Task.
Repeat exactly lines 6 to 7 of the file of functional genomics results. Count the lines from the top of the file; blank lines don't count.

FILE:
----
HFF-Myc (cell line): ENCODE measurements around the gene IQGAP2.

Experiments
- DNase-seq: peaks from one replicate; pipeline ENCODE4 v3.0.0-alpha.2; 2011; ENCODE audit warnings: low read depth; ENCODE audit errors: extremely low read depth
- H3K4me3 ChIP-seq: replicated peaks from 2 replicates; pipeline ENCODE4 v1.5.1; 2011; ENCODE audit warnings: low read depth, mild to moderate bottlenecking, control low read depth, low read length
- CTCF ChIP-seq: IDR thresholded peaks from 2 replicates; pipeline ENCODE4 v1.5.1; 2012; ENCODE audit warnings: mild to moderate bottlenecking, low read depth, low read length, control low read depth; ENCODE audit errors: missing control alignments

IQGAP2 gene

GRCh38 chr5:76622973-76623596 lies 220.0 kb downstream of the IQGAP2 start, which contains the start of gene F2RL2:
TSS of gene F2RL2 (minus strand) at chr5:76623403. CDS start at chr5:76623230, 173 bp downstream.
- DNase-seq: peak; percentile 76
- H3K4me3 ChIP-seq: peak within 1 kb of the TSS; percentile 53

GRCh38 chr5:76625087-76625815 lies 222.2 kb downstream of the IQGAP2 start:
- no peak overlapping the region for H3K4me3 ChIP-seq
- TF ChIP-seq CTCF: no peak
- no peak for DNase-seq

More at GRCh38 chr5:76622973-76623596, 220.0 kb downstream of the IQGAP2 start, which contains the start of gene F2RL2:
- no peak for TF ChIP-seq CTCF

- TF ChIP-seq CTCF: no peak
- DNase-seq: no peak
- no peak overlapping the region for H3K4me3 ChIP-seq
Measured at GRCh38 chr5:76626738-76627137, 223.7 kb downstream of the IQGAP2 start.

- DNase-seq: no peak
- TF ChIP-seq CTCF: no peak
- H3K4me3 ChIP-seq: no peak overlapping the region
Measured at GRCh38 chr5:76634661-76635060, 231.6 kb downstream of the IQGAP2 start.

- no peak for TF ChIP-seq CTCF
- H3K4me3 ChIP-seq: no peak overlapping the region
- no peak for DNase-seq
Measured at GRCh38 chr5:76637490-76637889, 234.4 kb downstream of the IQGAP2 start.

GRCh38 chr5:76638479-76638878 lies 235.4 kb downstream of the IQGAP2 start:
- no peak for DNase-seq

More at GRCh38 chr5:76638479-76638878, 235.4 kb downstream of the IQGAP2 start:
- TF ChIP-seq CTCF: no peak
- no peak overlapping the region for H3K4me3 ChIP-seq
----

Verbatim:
IQGAP2 gene

GRCh38 chr5:76622973-76623596 lies 220.0 kb downstream of the IQGAP2 start, which contains the start of gene F2RL2: